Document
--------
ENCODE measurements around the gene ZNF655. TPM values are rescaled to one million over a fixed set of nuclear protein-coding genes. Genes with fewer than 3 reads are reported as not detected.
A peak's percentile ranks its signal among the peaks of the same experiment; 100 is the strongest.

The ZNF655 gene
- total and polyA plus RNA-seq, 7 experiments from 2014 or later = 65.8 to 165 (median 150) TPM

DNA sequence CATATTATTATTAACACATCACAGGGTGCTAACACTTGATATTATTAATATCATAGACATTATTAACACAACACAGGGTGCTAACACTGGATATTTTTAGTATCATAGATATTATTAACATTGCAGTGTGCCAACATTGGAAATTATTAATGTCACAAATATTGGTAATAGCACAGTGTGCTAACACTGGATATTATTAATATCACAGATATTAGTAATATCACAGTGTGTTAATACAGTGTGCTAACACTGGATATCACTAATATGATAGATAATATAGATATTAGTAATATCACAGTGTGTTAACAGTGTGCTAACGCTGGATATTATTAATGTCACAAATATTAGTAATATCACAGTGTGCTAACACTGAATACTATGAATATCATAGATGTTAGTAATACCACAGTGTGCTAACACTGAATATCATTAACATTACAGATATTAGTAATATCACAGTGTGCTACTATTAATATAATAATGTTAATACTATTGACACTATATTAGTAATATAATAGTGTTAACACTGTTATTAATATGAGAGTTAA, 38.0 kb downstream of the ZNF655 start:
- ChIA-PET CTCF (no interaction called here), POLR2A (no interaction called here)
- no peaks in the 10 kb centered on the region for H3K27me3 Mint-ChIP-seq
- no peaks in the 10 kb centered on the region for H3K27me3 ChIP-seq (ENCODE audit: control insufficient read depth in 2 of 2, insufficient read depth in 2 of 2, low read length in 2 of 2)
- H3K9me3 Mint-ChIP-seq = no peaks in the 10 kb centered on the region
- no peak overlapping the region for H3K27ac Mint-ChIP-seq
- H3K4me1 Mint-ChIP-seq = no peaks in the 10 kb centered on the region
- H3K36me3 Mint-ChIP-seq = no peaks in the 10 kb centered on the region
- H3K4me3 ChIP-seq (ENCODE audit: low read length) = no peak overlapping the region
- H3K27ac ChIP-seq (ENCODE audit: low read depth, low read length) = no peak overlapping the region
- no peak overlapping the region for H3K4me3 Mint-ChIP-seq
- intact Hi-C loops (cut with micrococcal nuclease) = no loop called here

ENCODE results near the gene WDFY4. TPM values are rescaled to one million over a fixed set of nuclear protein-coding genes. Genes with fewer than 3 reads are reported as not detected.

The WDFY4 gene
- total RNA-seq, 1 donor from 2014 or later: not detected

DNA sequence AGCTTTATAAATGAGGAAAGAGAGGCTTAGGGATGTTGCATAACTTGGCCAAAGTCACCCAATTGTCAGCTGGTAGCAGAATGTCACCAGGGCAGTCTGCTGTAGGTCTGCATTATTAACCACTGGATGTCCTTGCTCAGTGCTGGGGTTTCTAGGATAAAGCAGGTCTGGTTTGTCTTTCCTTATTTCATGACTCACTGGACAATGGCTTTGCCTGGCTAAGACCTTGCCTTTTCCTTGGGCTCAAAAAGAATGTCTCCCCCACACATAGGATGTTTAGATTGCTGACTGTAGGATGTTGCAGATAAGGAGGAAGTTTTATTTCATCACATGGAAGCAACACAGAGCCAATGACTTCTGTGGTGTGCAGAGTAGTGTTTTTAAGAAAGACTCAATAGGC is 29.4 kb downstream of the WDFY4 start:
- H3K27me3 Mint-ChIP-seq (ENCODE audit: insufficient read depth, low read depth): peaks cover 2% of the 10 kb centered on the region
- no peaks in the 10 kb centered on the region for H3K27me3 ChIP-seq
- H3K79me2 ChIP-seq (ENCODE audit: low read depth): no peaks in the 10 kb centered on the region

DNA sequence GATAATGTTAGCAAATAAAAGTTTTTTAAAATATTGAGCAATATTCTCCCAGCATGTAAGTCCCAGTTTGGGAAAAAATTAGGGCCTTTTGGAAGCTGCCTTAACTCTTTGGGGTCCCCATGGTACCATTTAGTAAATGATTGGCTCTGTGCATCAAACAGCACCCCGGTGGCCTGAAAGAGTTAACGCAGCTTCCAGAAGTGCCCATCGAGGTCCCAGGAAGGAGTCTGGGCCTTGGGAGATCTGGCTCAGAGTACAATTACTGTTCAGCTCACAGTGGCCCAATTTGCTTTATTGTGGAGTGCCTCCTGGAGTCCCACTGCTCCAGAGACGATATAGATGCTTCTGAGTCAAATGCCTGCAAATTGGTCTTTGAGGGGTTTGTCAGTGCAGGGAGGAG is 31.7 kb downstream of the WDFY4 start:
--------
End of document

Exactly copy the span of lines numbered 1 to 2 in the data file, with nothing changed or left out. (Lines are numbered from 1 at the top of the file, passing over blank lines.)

ENCODE measurements around the gene ZNF655. TPM values are rescaled to one million over a fixed set of nuclear protein-coding genes. Genes with fewer than 3 reads are reported as not detected.
A peak's percentile ranks its signal among the peaks of the same experiment; 100 is the strongest.